Sinquefield #248997 v. MacLaren

Filing 34

ORDER APPROVING AND ADOPTING REPORT AND RECOMMENDATION 13 and denying certificate of appealability ; signed by Judge Robert Holmes Bell (Judge Robert Holmes Bell, kcb)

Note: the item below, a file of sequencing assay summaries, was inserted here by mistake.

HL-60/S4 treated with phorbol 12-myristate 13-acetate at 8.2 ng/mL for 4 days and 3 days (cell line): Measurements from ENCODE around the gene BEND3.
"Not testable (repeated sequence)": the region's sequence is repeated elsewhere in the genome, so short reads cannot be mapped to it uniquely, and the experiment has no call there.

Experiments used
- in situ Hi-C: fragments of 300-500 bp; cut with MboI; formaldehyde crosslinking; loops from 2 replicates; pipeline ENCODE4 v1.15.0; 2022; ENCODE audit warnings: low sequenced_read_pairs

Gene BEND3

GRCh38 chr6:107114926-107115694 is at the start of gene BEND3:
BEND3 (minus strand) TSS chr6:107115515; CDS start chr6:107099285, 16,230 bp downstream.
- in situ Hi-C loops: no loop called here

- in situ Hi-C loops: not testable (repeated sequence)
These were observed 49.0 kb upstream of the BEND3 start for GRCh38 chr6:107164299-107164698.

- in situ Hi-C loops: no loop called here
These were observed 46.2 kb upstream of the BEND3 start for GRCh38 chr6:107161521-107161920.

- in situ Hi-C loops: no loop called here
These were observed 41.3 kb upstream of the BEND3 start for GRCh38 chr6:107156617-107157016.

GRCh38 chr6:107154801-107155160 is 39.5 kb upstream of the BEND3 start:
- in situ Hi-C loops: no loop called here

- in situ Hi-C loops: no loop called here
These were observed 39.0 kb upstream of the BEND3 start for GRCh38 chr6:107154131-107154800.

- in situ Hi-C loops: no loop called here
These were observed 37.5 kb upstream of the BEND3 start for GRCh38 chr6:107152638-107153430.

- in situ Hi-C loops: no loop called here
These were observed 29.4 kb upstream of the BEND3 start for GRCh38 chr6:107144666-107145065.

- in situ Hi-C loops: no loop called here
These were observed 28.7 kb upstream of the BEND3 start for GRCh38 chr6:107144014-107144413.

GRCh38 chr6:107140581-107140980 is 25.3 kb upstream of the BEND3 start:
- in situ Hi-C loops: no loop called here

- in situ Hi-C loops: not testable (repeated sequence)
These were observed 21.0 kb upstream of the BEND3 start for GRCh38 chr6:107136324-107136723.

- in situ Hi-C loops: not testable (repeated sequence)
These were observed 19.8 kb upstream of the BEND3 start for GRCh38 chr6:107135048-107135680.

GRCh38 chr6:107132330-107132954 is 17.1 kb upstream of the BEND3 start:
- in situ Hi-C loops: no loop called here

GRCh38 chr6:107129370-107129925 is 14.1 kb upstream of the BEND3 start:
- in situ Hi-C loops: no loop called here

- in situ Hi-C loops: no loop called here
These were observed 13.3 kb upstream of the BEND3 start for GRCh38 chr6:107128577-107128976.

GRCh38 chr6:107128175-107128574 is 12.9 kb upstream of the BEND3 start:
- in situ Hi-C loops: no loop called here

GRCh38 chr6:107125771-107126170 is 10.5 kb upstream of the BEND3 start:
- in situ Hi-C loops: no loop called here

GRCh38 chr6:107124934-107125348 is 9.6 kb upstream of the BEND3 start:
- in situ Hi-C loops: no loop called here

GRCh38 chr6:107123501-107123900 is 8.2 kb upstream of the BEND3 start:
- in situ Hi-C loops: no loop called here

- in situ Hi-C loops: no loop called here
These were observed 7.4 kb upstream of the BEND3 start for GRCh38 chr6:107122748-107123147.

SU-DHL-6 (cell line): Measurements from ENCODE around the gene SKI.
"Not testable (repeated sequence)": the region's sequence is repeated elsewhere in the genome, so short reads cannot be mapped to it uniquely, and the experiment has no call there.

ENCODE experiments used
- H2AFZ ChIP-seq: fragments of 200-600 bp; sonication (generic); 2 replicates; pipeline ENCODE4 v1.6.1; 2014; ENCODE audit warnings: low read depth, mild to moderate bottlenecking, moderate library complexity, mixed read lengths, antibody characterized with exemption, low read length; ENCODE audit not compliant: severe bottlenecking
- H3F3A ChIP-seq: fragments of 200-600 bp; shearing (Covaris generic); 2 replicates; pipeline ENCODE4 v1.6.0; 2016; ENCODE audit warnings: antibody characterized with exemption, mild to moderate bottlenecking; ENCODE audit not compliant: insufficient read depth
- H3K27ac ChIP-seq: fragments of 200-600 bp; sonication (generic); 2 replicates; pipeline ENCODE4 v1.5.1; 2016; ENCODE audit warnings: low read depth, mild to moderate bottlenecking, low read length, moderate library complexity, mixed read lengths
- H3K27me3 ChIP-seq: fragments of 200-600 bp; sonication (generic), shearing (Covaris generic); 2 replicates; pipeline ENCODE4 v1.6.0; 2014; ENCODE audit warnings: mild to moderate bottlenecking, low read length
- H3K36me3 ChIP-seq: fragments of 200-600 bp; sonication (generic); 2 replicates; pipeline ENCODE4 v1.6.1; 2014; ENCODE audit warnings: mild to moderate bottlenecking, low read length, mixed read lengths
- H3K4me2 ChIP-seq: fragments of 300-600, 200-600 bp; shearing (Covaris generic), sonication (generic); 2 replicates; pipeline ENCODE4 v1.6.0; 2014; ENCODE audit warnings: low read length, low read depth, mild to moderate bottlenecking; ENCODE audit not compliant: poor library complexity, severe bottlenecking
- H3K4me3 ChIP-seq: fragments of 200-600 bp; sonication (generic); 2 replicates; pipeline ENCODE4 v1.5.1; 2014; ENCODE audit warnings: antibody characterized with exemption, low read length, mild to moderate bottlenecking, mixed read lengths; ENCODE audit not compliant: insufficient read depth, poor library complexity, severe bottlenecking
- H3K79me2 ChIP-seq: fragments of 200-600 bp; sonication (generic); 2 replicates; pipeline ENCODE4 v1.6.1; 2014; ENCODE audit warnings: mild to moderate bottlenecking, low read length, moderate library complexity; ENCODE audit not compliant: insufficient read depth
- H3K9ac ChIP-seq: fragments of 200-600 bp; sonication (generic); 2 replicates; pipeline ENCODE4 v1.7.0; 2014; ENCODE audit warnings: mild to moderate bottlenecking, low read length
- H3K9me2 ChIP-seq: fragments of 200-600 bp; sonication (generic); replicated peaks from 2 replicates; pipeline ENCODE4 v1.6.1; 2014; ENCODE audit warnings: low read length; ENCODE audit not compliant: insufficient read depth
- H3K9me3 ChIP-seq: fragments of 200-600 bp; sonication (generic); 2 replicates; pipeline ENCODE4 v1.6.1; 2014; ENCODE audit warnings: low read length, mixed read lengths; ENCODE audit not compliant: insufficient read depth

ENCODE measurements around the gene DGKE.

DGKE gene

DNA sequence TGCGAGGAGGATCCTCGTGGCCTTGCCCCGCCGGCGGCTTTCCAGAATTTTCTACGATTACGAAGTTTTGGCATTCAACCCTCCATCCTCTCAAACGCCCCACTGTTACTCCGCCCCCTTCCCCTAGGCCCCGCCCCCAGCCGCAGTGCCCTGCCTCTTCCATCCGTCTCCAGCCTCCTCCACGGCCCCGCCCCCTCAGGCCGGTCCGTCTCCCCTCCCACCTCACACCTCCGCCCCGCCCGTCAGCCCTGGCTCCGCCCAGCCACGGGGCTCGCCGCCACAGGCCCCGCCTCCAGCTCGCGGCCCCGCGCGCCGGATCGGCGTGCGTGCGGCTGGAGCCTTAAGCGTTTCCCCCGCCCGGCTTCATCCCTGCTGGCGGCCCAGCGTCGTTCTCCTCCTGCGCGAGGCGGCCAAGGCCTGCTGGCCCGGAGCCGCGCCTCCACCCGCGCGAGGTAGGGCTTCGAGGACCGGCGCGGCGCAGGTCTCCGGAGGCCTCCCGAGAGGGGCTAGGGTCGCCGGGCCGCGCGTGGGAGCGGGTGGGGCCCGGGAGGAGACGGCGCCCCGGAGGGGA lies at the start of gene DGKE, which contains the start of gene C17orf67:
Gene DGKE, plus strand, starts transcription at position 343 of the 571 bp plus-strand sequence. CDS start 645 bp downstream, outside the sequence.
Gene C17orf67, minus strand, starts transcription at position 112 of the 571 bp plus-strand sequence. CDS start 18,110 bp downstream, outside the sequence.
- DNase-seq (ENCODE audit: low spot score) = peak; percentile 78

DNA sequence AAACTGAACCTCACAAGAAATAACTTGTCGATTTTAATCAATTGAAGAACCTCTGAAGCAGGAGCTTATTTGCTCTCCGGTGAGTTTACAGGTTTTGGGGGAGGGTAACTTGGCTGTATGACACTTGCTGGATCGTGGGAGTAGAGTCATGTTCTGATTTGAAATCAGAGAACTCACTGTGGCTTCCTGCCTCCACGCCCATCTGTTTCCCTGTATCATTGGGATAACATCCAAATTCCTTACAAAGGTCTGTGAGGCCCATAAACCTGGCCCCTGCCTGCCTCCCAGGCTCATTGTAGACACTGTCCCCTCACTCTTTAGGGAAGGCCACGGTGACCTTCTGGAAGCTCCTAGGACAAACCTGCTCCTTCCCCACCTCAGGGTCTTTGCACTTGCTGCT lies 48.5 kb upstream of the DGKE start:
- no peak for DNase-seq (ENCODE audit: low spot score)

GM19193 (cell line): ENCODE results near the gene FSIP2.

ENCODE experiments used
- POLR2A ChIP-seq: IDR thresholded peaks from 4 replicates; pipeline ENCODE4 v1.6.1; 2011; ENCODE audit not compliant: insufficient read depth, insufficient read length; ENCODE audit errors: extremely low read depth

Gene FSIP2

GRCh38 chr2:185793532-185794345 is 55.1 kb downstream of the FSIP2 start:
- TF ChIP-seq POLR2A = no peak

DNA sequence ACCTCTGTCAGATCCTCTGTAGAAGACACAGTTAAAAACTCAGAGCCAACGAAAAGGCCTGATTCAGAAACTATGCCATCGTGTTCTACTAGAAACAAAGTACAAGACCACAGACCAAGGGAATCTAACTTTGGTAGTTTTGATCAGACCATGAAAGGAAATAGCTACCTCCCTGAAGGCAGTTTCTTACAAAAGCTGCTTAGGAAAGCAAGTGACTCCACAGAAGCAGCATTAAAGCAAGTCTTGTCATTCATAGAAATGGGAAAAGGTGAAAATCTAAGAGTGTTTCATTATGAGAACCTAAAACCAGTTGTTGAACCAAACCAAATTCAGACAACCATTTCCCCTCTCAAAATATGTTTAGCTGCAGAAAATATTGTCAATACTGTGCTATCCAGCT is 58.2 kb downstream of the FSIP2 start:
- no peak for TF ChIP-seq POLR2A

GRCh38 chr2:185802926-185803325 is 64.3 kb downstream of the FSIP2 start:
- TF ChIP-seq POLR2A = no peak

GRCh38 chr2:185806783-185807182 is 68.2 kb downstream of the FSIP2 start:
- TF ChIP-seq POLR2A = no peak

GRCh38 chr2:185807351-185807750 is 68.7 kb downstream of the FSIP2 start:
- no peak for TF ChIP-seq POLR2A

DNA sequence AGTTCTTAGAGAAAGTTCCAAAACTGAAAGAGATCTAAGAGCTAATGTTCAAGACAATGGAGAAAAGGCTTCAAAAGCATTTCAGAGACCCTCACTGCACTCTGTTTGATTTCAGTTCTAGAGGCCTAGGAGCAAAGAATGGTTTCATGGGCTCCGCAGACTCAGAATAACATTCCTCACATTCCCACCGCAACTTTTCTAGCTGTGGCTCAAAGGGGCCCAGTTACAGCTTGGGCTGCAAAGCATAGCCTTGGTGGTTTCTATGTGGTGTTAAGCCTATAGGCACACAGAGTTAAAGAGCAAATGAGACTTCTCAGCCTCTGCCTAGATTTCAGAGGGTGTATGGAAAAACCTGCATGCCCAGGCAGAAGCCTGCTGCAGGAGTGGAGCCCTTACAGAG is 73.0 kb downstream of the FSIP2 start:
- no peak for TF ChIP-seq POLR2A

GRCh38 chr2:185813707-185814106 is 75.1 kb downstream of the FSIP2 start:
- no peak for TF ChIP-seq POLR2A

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UNITED STATES DISTRICT COURT FOR THE WESTERN DISTRICT OF MICHIGAN NORTHERN DIVISION ALVINO RAY SINQUEFIELD, Petitioner, Case No. 2:15-cv-97 v. HON. ROBERT HOLMES BELL DUNCAN MACLAREN, Respondent. / ORDER On October 13, 2015, Magistrate Judge Timothy Greeley issued a Report and Recommendation (“R&R”) recommending that Petitioner’s petition under 28 U.S.C. §2254 be dismissed because it is barred by the one-year statute of limitations. (ECF No. 13.) This matter is before the Court on Petitioner’s Objections to the R&R. (ECF No. 20.) This Court is required to make a de novo review upon the record of those portions of the R&R to which specific objections have been made, and may accept, reject, or modify any or all of the magistrate judge’s findings or recommendations. 28 U.S.C. § 636(b)(1); Fed. R. Civ. P. 72(b); see also Miller v. Currie, 50 F.3d 373, 380 (6th Cir. 1995) (“[A] general objection to a magistrate’s report, which fails to specify the issues of contention, does not satisfy the requirement that an objection be filed. The objections must be clear enough to enable the district court to discern those issues that are dispositive and contentious.”). Petitioner objects to the Magistrate Judge’s conclusion that the statute of limitations bars his petition. Petitioner argues that equitable estoppel and equitable tolling apply to toll the statute of limitations, and the miscarriage-of-justice exception excuses his late filing. Petitioner claims that equitable estoppel should apply because the State concealed a material fact that it had a duty to disclose, in violation of Brady v. Maryland, 373 U.S. 83, 87 (1963). Petitioner asserts that the State withheld information that the principal witness removed a weapon from the crime scene, taking away Petitioner’s ability to present an argument of self-defense. It appears that Petitioner seeks equitable estoppel to interrupt, or toll, the statute of limitations. The Court believes Petitioner’s equitable estoppel claim is adequately covered by its discussion of equitable tolling. The one-year statute of limitations period under 28 U.S.C. § 2244(d)(1) is subject to equitable tolling. See Holland v. Florida, 560 U.S. 631, 645 (2010); Akrawi v. Booker, 572 F.3d 252, 260 (6th Cir. 2009); Keenan v. Bagley, 400 F.3d 417, 420 (6th Cir. 2005). But the Sixth Circuit grants equitable tolling “sparingly.” Hall v. Warden, Lebanon Correctional Inst., 662 F.3d 745, 749 (6th Cir. 2011) (quoting Robertson v. Simpson, 624 F.3d 781, 784 (6th Cir. 2010) (internal citation omitted)). A petitioner seeking equitable tolling has the burden of establishing two elements: “(1) that he has been pursuing his rights diligently, and (2) that some extraordinary circumstance stood in his way.” Holland, 560 U.S. at 649 (citing Pace v. DiGuglielmo, 544 U.S. 408, 418 (2005)); Lawrence v. Florida, 549 U.S. 327, 335 (2007). Equitable tolling is only available if Petitioner satisfies both elements of the two-part test. Menominee Indian Tribe of Wisconsin v. United States, 136 S. Ct. 750, 752 (2016). Petitioner has not demonstrated that he pursued his rights diligently. Petitioner had one year from February 8, 1999 to file his habeas application or to take action to toll the statute of limitations. Petitioner did not file anything until January 25, 2013, when he filed his motion for relief from judgment in the Ingham County Circuit Court. He has not demonstrated that he pursued his rights diligently from February 1999 to January 2013. Further, Petitioner has not shown that some extraordinary circumstance stood in his way. Petitioner admits “[i]t is clear I have failed and ignored the legal requirements for filing this claim.” (Pet’r’s Objections 4, ECF No. 20.) (emphasis in original). Even if he was unaware of the legal requirements, lack of knowledge of the statute of limitations or ignorance of the law does not warrant tolling. See Allen v. Yukins, 366 F.3d 396, 403-04 (6th Cir. 2004); Craig v. White, 227 F. App’x 480, 482 (6th Cir. 2007). Although Petitioner argues that equitable estoppel should apply because of an alleged Brady violation, it appears that Petitioner may be trying to establish this violation as an extraordinary circumstance that prevented Petitioner from filing an earlier petition. Evidence that the principal witness moved the victim’s gun, the basis of Petitioner’s Brady violation claim, is clearly based on witness testimony at trial. (Am. Pet. 17, ECF No. 11-2.) Petitioner knew about this evidence during his trial in 1996, so the alleged Brady violation was not an extraordinary circumstance that stood in Petitioner’s way from filing a timely habeas petition. Petitioner has failed to establish each element of the two-part test, and thus, is not entitled to equitable tolling. Under the miscarriage-of-justice exception, a habeas petitioner who can show actual innocence under the rigorous standard of Schlup v. Delo, 513 U.S. 298 (1995), is excused from the procedural bar of the statute of limitations. McQuiggan v. Perkins, 133 S. Ct. 1924, 1931-32 (2013). Petitioner must present new evidence showing that “it is more likely than not that #no reasonable juror’ would have convicted him.” Schlup, 513 U.S. at 329. Actual innocence provides an exception to the statute of limitations, rather than a basis for equitable tolling, so a petitioner need not demonstrate reasonable diligence if he can make a showing of actual innocence. Id. at 1936. Petitioner cannot establish that he was actually innocent. According to the Michigan Court of Appeals, it is “essentially undisputed that [Petitioner] walked up to the victim, who was seated in his automobile, and punched the victim with his right hand, while [Petitioner] was carrying a pistol in his left hand.” People v. Sinquefield, No. 195024, 2007 WL 33330900 at *1 (Mich. Ct. App. Dec. 16, 1997). Petitioner “initiated a violent and armed confrontation, and whether the victim fired first or defendant fired first was a matter of insignificant legal difference.” Id. The jury heard testimony from the principal witness about removing the gun from the crime scene, and came to the conclusion that this was firstdegree murder, not self-defense. Petitioner has not shown that, with the evidence of the victim’s gun, no reasonable juror would have convicted him. Because Petitioner failed to provide new evidence of his actual innocence, he is not excused from the one-year statute of limitations under §2244(d)(1). Thus, his habeas petition is time-barred. Although Petitioner disagrees with the Magistrate Judge’s conclusions regarding these issues, Petitioner has not demonstrated that the conclusions were erroneous. The R&R accurately recites the facts and correctly applies pertinent law. The Court agrees with and adopts the Magistrate Judge’s analysis on these issues. With regard to the sections of the R&R not specifically objected to, the Court has reviewed the matters and concludes that the R&R correctly analyzes the issues and makes a sound recommendation. Accordingly, IT IS HEREBY ORDERED that Petitioner’s objections to the R&R (ECF No. 20) are OVERRULED. IT IS FURTHER ORDERED that the R&R (ECF No. 13) is APPROVED and ADOPTED as the opinion of the Court. IT IS FURTHER ORDERED that a certificate of appealability is DENIED. 28 U.S.C.§2253(c). Reasonable jurists would not disagree with the Court’s conclusion that the petition is barred by the one-year statute of limitations. See Slack v. McDaniel, 529 U.S. 473, 483-84 (2000). A judgment will enter that is consistent with this order. Dated: September 14, 2016 /s/ Robert Holmes Bell ROBERT HOLMES BELL UNITED STATES DISTRICT JUDGE